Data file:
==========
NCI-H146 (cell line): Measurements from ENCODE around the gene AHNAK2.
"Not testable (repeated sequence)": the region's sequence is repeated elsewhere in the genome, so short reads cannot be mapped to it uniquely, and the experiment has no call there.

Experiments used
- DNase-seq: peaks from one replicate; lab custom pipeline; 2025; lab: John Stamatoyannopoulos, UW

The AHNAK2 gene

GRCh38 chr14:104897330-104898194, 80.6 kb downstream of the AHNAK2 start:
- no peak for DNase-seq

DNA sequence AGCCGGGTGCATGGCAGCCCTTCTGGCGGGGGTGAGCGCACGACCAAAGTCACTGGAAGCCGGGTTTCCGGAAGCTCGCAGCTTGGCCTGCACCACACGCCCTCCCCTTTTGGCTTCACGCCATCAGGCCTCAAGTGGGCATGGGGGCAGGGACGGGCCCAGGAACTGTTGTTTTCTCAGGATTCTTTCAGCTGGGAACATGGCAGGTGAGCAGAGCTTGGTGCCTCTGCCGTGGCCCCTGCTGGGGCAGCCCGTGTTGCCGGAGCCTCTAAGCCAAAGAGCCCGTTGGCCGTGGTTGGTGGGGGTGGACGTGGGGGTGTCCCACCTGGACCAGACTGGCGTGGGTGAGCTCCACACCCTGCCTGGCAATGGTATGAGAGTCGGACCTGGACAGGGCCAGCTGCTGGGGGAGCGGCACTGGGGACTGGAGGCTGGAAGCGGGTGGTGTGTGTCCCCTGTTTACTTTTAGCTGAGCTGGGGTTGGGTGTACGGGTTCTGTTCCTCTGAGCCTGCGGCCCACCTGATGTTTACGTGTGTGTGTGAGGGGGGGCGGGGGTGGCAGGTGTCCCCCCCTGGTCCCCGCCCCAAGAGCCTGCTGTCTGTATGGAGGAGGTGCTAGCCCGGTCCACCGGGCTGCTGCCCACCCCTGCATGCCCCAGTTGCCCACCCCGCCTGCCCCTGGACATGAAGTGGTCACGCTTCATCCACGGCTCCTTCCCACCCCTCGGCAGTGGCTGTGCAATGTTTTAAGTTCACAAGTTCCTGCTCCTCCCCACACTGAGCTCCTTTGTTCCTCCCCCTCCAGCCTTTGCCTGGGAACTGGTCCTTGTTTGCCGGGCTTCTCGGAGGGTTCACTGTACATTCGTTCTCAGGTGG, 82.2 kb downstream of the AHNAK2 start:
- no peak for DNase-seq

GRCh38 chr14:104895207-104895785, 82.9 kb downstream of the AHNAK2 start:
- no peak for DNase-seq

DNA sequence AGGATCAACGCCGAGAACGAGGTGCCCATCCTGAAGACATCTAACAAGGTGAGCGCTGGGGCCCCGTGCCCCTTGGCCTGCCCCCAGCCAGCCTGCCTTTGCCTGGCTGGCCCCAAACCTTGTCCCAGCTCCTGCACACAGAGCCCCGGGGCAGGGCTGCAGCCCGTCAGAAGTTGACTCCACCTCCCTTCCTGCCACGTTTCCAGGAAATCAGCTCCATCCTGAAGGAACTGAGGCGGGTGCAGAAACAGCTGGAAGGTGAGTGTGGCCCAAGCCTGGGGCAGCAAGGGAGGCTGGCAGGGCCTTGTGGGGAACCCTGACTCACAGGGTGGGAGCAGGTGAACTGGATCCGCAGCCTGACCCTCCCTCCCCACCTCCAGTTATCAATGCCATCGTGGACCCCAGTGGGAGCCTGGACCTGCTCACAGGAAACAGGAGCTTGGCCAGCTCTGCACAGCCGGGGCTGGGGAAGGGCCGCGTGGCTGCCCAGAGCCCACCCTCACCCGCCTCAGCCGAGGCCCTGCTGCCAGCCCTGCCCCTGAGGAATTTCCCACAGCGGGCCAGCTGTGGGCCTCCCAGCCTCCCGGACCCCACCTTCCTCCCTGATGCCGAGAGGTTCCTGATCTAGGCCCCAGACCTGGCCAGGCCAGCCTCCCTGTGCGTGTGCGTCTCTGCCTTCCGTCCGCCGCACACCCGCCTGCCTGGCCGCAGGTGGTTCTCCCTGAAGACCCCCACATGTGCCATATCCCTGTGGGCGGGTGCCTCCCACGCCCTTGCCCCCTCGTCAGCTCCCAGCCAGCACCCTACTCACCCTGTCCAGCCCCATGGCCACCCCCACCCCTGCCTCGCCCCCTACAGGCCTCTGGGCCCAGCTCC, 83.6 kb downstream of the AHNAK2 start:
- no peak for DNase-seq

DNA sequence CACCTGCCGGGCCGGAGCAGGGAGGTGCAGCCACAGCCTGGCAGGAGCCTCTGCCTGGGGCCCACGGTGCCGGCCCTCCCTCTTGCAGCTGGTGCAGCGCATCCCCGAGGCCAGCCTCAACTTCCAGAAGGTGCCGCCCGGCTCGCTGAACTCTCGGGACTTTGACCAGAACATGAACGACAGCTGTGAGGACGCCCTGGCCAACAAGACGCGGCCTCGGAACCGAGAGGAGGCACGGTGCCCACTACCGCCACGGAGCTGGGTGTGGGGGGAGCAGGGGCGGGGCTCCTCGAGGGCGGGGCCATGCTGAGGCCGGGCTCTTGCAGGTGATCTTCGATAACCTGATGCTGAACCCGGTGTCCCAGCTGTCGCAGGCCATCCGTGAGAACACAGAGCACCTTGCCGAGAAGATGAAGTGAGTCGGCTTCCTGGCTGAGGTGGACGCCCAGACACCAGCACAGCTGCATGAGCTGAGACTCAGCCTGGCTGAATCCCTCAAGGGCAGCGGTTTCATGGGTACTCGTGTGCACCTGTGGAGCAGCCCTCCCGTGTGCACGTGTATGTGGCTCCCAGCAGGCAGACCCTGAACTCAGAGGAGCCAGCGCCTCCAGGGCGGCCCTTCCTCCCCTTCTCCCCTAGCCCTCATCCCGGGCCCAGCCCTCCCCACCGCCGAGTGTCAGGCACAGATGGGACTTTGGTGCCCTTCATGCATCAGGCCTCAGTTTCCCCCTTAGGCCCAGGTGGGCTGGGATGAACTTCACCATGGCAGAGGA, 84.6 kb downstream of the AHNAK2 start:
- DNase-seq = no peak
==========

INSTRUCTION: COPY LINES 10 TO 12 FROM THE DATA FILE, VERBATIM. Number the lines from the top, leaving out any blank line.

GRCh38 chr14:104895207-104895785, 82.9 kb downstream of the AHNAK2 start:
- no peak for DNase-seq

DNA sequence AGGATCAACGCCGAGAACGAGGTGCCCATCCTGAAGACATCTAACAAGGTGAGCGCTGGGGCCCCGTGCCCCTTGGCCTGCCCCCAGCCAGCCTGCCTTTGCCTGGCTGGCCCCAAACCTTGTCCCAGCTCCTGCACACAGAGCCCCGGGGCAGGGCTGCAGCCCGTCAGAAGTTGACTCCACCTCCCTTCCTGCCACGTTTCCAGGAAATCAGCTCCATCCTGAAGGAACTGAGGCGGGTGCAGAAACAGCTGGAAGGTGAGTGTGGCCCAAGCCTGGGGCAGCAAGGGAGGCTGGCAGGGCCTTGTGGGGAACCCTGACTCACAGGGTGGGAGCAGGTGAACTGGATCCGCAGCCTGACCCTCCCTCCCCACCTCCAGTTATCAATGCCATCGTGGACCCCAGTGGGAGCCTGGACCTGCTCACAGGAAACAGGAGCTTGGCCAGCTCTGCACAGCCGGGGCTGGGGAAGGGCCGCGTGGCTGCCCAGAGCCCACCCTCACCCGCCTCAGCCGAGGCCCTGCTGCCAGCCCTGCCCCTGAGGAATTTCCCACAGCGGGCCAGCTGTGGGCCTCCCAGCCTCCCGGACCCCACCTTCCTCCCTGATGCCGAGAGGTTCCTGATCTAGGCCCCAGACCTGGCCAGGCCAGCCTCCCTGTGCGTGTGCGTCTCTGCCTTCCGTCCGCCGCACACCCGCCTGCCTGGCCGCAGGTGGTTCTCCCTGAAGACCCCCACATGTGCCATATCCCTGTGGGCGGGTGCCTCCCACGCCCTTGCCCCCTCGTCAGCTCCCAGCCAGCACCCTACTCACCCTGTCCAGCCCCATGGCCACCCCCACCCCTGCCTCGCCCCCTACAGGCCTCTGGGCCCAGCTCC, 83.6 kb downstream of the AHNAK2 start: